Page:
Just look! Shapes are all around you. You can just observe them or you can shift them, change them, rearrange them anyway you’d like! You could make a crescent and a trapezoid look like a fish. You could turn a rectangle and a circle into a car. You could even make a clown upside down, if you wanted, it just takes some looking and a bit of creativity. With Hesselberth’s fun, simple, and colorful illustrations, the reader will learn about the many shapes around them and how to see them differently. Each page provides questions that reach for answers and participation from the audience. This concept of participation and learning is great for school circle time or can simply be for fun. Hesselberth’s work is recommended for ages 4 to 7.
The Good/Bad List (and a story!):
- Good: Love abstract, simple, colorful, and textured illustrations. Love the layout/design of the book. The illustrations made me (and the parents I showed Hesselberth’s work to) want to turn the page and see what the shapes created.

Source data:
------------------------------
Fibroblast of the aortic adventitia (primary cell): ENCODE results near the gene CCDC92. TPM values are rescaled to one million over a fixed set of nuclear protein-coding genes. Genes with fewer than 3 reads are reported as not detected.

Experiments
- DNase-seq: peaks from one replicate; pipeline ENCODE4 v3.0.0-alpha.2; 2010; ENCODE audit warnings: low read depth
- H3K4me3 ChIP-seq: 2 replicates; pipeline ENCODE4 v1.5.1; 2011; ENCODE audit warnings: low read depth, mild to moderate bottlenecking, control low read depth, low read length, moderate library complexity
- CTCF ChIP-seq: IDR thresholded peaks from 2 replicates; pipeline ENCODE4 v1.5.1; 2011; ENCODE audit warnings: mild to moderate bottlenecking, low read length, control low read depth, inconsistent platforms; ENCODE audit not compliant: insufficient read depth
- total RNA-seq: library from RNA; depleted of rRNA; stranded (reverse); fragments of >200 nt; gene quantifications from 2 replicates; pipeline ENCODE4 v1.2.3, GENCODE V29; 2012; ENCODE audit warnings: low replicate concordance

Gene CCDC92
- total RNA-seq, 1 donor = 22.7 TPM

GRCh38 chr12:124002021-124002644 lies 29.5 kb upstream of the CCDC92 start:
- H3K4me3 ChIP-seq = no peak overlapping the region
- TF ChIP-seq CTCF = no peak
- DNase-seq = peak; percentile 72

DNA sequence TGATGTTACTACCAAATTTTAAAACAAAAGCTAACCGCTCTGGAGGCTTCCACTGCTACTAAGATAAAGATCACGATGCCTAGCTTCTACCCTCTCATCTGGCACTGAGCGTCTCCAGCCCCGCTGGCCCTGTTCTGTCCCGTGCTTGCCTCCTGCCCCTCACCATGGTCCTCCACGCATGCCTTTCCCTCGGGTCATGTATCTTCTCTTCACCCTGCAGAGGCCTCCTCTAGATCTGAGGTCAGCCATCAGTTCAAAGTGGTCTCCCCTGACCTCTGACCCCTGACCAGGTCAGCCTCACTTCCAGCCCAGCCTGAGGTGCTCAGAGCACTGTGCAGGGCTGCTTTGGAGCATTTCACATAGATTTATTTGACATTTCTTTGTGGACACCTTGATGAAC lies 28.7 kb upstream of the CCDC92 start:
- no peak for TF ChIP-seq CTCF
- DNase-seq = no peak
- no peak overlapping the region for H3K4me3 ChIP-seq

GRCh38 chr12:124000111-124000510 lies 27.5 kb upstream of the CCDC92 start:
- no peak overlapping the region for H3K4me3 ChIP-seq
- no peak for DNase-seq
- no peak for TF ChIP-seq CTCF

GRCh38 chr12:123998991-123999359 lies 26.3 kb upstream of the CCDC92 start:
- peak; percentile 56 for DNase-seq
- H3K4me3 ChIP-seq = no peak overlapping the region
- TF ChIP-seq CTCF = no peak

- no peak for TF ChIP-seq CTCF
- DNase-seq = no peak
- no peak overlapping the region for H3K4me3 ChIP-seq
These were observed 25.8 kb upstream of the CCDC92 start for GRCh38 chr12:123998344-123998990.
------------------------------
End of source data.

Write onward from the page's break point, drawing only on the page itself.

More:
- Good: There are many questions, sounds, and little bits that call for participation.
- Bad: In the manuscript, there were certain parts that vaguely rhymed (or at least had a rhythm) that I enjoyed a lot, but it wasn’t consistent enough for me personally (though the parents didn’t seem to be affected in anyway, I’m probably just picky)
- Bad: Story time! So one lady who has a grandchild with a speech impediment says he has a problem pronouncing S and F. She told me that the first thing she thought about Shape Shift was how her grandchild would not be able to pronounce that correctly… meaning that he would accidentally say a curse word instead of the word “shift.” I did not think of this AT ALL when I saw this book, but when that was mentioned, the two other parents nodded in agreement. O_O this is probably not that bad, but it is worth mentioning.
- Good: It think this has some re-readability. I don’t think this has the ability like Pete the Cat does or Dragons Love Tacos but for a shape learning book, I think it’s fun enough to read again.
That’s all Folks! If you would like to look at Hesselberth’s work, go here.